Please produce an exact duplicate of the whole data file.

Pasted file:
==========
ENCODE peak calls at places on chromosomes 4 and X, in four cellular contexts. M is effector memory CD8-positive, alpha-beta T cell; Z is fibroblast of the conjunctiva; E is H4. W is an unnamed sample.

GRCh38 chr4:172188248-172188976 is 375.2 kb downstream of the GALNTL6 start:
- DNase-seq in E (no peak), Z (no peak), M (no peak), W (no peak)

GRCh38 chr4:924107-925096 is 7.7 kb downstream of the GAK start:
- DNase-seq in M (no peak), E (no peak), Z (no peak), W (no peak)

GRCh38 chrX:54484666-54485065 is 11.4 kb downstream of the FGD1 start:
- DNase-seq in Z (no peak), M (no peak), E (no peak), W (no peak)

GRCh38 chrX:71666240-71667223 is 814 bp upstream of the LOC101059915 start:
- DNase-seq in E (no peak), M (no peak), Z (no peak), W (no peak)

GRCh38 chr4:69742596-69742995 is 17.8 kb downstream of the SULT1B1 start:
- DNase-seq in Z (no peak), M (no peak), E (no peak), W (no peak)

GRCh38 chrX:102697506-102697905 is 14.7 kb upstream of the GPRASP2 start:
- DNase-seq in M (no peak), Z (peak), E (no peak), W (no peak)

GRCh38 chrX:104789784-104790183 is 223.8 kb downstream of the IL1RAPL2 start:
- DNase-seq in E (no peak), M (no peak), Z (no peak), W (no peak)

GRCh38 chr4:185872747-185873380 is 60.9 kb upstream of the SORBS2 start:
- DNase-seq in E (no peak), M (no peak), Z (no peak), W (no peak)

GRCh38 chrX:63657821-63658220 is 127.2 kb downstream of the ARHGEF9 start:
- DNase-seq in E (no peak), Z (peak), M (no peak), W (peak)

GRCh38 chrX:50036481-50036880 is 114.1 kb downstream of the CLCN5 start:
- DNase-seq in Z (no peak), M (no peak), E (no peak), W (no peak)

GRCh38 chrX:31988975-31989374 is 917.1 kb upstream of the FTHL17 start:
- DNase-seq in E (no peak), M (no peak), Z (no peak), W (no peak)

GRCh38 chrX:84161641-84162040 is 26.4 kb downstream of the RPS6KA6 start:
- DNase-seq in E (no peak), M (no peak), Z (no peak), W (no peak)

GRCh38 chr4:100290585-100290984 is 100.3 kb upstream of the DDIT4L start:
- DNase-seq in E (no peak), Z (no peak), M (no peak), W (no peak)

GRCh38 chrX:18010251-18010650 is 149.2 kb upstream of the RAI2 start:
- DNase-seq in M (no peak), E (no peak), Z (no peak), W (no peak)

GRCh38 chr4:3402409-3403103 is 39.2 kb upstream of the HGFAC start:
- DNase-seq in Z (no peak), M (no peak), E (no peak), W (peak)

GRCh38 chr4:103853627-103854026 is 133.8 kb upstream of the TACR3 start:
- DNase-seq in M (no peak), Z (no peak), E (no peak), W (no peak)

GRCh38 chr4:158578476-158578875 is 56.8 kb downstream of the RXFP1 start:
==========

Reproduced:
ENCODE peak calls at places on chromosomes 4 and X, in four cellular contexts. M is effector memory CD8-positive, alpha-beta T cell; Z is fibroblast of the conjunctiva; E is H4. W is an unnamed sample.

GRCh38 chr4:172188248-172188976 is 375.2 kb downstream of the GALNTL6 start:
- DNase-seq in E (no peak), Z (no peak), M (no peak), W (no peak)

GRCh38 chr4:924107-925096 is 7.7 kb downstream of the GAK start:
- DNase-seq in M (no peak), E (no peak), Z (no peak), W (no peak)

GRCh38 chrX:54484666-54485065 is 11.4 kb downstream of the FGD1 start:
- DNase-seq in Z (no peak), M (no peak), E (no peak), W (no peak)

GRCh38 chrX:71666240-71667223 is 814 bp upstream of the LOC101059915 start:
- DNase-seq in E (no peak), M (no peak), Z (no peak), W (no peak)

GRCh38 chr4:69742596-69742995 is 17.8 kb downstream of the SULT1B1 start:
- DNase-seq in Z (no peak), M (no peak), E (no peak), W (no peak)

GRCh38 chrX:102697506-102697905 is 14.7 kb upstream of the GPRASP2 start:
- DNase-seq in M (no peak), Z (peak), E (no peak), W (no peak)

GRCh38 chrX:104789784-104790183 is 223.8 kb downstream of the IL1RAPL2 start:
- DNase-seq in E (no peak), M (no peak), Z (no peak), W (no peak)

GRCh38 chr4:185872747-185873380 is 60.9 kb upstream of the SORBS2 start:
- DNase-seq in E (no peak), M (no peak), Z (no peak), W (no peak)

GRCh38 chrX:63657821-63658220 is 127.2 kb downstream of the ARHGEF9 start:
- DNase-seq in E (no peak), Z (peak), M (no peak), W (peak)

GRCh38 chrX:50036481-50036880 is 114.1 kb downstream of the CLCN5 start:
- DNase-seq in Z (no peak), M (no peak), E (no peak), W (no peak)

GRCh38 chrX:31988975-31989374 is 917.1 kb upstream of the FTHL17 start:
- DNase-seq in E (no peak), M (no peak), Z (no peak), W (no peak)

GRCh38 chrX:84161641-84162040 is 26.4 kb downstream of the RPS6KA6 start:
- DNase-seq in E (no peak), M (no peak), Z (no peak), W (no peak)

GRCh38 chr4:100290585-100290984 is 100.3 kb upstream of the DDIT4L start:
- DNase-seq in E (no peak), Z (no peak), M (no peak), W (no peak)

GRCh38 chrX:18010251-18010650 is 149.2 kb upstream of the RAI2 start:
- DNase-seq in M (no peak), E (no peak), Z (no peak), W (no peak)

GRCh38 chr4:3402409-3403103 is 39.2 kb upstream of the HGFAC start:
- DNase-seq in Z (no peak), M (no peak), E (no peak), W (peak)

GRCh38 chr4:103853627-103854026 is 133.8 kb upstream of the TACR3 start:
- DNase-seq in M (no peak), Z (no peak), E (no peak), W (no peak)

GRCh38 chr4:158578476-158578875 is 56.8 kb downstream of the RXFP1 start: